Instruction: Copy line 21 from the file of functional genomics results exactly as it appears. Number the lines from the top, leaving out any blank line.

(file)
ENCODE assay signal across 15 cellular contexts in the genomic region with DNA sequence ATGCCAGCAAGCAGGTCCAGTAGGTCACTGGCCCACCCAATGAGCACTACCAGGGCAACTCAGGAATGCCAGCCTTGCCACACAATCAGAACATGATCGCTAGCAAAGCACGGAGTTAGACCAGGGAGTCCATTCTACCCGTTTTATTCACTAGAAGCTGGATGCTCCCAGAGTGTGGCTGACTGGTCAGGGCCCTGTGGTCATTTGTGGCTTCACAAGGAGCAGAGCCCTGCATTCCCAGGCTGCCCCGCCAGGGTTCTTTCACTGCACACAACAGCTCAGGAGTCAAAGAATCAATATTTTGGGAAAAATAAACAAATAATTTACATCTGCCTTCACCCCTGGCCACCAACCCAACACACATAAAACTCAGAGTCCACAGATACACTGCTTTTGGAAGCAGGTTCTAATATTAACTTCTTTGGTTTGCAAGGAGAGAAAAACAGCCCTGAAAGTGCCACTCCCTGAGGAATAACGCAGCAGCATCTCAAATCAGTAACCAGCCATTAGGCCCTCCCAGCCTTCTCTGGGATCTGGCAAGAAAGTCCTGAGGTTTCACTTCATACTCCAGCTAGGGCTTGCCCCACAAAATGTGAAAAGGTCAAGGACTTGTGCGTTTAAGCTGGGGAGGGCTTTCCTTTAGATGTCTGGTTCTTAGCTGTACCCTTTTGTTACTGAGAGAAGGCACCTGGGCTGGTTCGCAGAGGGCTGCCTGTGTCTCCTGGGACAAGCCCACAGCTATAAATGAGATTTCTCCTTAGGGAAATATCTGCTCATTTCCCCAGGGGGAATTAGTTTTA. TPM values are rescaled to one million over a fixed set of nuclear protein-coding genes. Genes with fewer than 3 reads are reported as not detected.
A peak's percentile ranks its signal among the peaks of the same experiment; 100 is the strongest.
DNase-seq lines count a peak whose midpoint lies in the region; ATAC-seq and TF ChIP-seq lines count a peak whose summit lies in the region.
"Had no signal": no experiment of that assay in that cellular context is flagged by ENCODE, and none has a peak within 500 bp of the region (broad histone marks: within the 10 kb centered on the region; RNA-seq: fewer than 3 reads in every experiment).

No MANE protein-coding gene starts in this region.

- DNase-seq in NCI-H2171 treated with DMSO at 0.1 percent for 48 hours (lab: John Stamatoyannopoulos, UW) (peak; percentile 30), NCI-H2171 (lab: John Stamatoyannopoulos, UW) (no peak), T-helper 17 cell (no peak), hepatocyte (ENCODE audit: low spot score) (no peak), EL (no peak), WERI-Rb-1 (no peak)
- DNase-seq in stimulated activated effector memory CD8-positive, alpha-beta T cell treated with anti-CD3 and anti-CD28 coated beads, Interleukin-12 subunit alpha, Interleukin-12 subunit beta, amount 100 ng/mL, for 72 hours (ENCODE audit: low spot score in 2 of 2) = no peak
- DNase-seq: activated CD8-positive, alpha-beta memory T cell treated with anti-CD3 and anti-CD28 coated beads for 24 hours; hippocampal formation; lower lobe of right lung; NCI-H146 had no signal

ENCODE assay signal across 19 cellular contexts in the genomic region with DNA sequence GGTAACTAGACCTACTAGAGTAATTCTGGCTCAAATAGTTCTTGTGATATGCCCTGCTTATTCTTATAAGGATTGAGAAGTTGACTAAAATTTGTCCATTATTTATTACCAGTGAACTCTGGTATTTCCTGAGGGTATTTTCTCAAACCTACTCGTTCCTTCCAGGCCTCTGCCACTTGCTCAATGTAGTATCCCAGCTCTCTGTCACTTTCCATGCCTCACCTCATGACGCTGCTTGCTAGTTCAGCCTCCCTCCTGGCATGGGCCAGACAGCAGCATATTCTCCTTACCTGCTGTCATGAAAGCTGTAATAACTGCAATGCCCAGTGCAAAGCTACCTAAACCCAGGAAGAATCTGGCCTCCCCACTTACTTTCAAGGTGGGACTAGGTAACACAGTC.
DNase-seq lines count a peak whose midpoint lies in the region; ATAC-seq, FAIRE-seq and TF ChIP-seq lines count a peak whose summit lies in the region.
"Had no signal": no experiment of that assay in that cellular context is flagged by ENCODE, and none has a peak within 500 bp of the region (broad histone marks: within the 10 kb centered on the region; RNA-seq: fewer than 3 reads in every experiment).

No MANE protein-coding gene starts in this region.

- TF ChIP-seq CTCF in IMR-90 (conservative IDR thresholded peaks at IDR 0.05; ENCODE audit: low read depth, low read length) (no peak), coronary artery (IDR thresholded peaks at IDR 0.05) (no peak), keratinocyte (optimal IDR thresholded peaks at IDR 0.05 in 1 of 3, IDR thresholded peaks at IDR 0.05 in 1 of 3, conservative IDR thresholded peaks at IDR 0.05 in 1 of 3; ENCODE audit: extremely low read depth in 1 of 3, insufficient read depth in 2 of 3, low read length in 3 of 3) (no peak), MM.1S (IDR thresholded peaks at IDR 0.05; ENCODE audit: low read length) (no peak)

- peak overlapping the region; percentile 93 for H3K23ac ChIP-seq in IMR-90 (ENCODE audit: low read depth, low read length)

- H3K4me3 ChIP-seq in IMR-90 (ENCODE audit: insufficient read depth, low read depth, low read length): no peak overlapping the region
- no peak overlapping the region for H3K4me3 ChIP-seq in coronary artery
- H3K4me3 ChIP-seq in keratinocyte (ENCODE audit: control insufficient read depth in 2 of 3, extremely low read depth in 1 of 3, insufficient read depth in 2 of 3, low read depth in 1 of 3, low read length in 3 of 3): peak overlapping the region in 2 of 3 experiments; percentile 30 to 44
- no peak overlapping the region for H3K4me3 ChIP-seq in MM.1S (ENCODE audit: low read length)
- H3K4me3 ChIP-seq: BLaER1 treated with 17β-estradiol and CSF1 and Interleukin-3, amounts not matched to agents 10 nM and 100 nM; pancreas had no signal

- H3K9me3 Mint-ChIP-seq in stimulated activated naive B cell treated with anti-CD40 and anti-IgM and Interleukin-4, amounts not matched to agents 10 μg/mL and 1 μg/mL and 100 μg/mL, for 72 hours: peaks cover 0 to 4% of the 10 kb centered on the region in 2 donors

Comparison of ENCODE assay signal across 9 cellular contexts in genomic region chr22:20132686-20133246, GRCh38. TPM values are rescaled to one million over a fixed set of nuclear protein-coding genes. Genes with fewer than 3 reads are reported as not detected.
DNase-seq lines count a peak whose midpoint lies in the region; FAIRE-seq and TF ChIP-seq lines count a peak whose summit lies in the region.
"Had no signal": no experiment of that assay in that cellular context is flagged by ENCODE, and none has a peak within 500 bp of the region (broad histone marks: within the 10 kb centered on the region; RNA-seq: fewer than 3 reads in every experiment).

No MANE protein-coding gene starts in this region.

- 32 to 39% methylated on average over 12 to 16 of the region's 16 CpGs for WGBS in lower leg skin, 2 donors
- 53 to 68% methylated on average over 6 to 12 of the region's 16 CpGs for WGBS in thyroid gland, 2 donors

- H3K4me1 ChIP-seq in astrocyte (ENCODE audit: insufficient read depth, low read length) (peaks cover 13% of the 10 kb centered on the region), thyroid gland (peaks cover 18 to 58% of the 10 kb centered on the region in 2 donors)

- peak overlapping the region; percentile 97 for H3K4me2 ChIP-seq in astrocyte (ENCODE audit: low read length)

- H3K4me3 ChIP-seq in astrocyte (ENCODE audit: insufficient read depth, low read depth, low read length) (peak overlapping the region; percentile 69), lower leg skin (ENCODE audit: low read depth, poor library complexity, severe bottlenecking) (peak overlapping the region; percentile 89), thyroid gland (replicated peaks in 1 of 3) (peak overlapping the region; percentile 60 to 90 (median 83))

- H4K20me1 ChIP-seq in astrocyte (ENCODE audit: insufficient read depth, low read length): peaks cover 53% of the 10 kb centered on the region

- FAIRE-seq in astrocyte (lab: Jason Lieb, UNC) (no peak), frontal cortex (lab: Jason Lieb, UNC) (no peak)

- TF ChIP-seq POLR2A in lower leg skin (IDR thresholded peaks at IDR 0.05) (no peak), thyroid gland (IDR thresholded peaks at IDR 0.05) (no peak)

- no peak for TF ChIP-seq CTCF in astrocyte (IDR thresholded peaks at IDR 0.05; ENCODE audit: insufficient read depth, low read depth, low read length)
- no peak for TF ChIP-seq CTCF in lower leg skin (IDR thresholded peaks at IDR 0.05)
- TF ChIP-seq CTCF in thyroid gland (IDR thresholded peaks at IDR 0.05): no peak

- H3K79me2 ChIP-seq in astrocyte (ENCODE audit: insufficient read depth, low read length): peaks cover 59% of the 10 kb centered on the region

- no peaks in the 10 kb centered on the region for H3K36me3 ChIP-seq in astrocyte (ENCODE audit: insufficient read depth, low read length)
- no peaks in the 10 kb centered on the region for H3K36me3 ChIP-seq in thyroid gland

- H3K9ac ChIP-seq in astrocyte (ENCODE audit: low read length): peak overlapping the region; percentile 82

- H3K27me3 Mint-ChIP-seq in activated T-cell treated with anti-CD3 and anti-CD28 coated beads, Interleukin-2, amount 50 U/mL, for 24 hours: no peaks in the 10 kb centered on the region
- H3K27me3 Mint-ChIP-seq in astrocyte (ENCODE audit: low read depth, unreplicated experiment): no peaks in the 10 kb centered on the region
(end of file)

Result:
Comparison of ENCODE assay signal across 9 cellular contexts in genomic region chr22:20132686-20133246, GRCh38. TPM values are rescaled to one million over a fixed set of nuclear protein-coding genes. Genes with fewer than 3 reads are reported as not detected.